If an attorney does not represent an injured worker, it is unlikely the insurance company will file a DOR. If the insurance company does file a Declaration of Readiness to Proceed when an injured worker is unrepresented, the insurance company will have to pay for an attorney for the injured worker for the hearing.2
In contrast to a status conference, a party requests a Mandatory Settlement Conference when he or she is ready to set an issue for trial.
Example: Joyce has missed her MRI appointment twice. She has not explained this to the insurance company. It requests a status conference to find out why Joyce has not attended the appointment.
Joyce’s failure to attend the appointment is delaying her treatment and her case from moving forward.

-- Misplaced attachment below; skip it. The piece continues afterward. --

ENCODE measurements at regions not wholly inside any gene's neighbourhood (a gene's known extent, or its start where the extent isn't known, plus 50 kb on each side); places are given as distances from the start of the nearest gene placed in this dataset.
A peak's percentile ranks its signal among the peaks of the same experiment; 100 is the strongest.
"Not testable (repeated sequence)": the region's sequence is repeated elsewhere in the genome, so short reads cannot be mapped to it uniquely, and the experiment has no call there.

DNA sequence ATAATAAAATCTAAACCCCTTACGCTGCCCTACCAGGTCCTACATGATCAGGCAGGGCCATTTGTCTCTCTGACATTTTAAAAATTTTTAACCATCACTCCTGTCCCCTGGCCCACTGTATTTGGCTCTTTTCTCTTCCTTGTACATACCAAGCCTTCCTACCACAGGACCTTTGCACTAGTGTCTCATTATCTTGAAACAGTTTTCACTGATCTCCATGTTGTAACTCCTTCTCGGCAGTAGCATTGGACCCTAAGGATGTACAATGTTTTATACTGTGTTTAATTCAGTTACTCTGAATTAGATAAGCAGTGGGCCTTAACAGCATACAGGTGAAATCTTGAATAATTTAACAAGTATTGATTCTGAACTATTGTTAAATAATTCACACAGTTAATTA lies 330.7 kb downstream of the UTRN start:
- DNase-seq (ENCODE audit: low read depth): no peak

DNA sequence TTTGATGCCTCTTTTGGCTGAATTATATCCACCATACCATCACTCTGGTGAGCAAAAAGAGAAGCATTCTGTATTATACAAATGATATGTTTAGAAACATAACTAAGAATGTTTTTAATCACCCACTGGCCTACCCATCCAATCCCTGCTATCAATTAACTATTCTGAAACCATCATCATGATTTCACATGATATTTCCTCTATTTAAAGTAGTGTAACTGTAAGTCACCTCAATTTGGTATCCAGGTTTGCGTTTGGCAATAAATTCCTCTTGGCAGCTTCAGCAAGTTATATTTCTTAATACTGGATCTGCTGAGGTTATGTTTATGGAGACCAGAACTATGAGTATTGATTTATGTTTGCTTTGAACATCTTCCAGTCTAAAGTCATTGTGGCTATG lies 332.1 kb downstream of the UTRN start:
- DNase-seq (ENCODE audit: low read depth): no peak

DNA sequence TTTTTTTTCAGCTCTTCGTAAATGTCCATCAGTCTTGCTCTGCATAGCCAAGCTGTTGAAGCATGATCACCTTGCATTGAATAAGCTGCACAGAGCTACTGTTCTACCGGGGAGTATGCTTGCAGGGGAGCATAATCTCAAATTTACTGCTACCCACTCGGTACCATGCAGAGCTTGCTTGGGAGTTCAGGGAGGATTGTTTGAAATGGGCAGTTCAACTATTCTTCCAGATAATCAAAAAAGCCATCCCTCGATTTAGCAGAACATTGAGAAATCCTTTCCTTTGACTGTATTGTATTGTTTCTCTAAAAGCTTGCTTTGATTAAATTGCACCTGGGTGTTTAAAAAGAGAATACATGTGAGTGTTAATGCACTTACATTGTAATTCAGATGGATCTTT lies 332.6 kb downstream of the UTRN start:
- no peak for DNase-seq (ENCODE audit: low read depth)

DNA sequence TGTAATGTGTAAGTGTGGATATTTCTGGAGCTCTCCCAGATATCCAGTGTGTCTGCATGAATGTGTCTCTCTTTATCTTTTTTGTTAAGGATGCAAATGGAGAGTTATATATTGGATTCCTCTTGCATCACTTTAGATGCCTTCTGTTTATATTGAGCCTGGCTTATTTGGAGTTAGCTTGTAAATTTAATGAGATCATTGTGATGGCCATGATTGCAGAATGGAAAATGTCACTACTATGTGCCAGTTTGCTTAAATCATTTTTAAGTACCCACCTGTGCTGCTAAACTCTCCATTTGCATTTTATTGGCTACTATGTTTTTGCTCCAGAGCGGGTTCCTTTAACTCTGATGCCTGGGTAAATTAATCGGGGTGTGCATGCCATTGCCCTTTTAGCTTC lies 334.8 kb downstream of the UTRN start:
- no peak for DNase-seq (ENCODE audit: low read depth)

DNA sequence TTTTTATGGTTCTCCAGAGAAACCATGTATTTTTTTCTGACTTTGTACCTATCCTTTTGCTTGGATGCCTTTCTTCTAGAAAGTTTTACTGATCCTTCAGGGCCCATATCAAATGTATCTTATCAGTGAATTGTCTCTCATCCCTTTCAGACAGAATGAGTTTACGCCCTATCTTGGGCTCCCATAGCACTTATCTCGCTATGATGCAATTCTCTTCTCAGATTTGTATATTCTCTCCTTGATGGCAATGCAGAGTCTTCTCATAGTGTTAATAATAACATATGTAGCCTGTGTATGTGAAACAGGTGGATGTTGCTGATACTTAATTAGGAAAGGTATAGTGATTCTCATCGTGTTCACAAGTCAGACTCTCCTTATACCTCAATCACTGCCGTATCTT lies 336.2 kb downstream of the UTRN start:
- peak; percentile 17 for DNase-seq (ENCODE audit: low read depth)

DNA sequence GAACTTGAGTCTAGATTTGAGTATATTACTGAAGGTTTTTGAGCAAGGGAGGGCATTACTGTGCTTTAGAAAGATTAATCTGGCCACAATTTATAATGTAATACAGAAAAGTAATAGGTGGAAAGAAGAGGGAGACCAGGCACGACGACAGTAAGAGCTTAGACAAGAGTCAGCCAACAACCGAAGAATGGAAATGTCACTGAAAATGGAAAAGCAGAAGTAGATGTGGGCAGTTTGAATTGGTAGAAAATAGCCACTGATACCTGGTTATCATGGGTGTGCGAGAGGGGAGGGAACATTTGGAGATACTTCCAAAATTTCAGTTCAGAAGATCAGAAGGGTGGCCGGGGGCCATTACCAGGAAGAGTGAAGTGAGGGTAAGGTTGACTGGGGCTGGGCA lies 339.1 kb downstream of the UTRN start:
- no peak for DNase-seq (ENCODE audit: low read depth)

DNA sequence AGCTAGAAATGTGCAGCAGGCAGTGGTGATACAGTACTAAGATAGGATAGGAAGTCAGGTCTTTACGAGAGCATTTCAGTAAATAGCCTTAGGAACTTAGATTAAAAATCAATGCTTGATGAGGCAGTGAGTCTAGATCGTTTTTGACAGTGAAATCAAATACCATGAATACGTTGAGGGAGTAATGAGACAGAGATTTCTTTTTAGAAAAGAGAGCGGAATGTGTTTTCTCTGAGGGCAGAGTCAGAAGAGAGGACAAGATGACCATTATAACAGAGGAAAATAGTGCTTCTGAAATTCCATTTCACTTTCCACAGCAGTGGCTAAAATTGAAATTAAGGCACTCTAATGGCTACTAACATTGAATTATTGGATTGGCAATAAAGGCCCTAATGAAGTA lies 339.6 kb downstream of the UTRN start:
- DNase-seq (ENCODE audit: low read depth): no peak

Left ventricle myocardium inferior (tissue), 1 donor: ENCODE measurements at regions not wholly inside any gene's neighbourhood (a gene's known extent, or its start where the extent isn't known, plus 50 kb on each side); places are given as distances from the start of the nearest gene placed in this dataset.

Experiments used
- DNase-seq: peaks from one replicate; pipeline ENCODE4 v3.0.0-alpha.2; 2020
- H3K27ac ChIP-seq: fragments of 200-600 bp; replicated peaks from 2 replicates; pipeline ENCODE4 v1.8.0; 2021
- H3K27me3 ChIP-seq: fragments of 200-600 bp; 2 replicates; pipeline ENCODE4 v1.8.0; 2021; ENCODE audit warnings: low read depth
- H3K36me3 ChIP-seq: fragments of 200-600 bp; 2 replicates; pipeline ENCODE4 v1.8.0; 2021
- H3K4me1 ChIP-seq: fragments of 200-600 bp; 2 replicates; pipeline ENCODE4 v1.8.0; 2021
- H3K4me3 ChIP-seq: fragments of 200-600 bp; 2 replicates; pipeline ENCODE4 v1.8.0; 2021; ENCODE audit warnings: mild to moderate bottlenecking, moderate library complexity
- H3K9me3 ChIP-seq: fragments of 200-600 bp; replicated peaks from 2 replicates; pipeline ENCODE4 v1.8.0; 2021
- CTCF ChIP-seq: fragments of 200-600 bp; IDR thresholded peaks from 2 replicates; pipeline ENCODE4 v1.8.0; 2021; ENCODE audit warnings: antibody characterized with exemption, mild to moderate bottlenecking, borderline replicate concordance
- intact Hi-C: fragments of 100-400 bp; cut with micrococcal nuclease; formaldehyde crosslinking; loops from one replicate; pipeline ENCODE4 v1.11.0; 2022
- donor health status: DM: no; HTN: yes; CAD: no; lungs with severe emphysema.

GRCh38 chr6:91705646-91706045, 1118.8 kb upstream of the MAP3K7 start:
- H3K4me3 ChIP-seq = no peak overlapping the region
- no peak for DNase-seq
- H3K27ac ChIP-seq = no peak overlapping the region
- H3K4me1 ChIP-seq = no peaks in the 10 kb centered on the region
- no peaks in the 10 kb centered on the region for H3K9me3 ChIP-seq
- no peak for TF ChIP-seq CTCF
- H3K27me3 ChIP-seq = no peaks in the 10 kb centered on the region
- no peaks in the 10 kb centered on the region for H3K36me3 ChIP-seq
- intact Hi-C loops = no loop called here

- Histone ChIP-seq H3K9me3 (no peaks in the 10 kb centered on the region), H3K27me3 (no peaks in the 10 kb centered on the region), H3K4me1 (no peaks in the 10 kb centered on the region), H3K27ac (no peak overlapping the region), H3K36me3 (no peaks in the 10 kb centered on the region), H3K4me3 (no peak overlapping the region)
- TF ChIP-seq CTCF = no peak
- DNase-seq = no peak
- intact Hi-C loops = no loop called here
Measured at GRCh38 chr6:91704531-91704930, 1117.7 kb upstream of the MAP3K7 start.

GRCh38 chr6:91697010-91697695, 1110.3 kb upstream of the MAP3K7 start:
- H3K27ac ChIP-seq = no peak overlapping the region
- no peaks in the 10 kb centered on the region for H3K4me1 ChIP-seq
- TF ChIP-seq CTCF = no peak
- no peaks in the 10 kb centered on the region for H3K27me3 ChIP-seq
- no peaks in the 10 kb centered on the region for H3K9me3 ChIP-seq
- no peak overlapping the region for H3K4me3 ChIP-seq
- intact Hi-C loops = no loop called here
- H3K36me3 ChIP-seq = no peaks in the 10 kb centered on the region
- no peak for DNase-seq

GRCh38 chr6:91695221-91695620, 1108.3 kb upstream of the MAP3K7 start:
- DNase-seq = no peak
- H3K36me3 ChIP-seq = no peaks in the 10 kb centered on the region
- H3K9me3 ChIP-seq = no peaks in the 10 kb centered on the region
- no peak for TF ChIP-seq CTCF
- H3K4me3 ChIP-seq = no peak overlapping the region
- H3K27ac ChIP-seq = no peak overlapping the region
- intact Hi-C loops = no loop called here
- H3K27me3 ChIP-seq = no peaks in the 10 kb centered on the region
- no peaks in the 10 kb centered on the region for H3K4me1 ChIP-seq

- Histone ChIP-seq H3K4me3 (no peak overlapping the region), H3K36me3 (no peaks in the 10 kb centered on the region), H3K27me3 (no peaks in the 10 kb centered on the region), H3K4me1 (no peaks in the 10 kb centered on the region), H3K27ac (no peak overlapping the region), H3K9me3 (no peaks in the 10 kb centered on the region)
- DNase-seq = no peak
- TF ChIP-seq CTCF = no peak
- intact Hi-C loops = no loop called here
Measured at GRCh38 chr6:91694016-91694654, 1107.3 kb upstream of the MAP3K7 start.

At the hearing, Joyce says that the MRI facility is too far for her to get to on public transportation and she does not have a car, so she hasn’t been able to get to the appointment.
The insurance company arranges transportation for the MRI.
Sometimes an injured worker’s case has been going on for years. The injured worker continues to treat for his or her injury, but there is no end in sight. A status conference may help the parties come up with a plan of action to move the case forward.
Example: Julie’s case started out as carpal tunnel syndrome but now includes fibromyalgia. The case has been going on for three years. Julie has been to multiple med-legal exams. There is no clear path to ending the claim.
Julie requests a status conference because she is frustrated with her case. At the hearing the insurance company agrees to send Julie to a different specialist, who can come up with a medical plan to move Julie’s case to a conclusion.
The insurance company or injured worker may want to try to settle the claim but are not ready to go to trial. A status conference is an opportunity to discuss settlement in this situation.
Example: Jeremy files a workers’ compensation claim. The insurance company denies the claim because it says Jeremy was intoxicated when the injury occurred.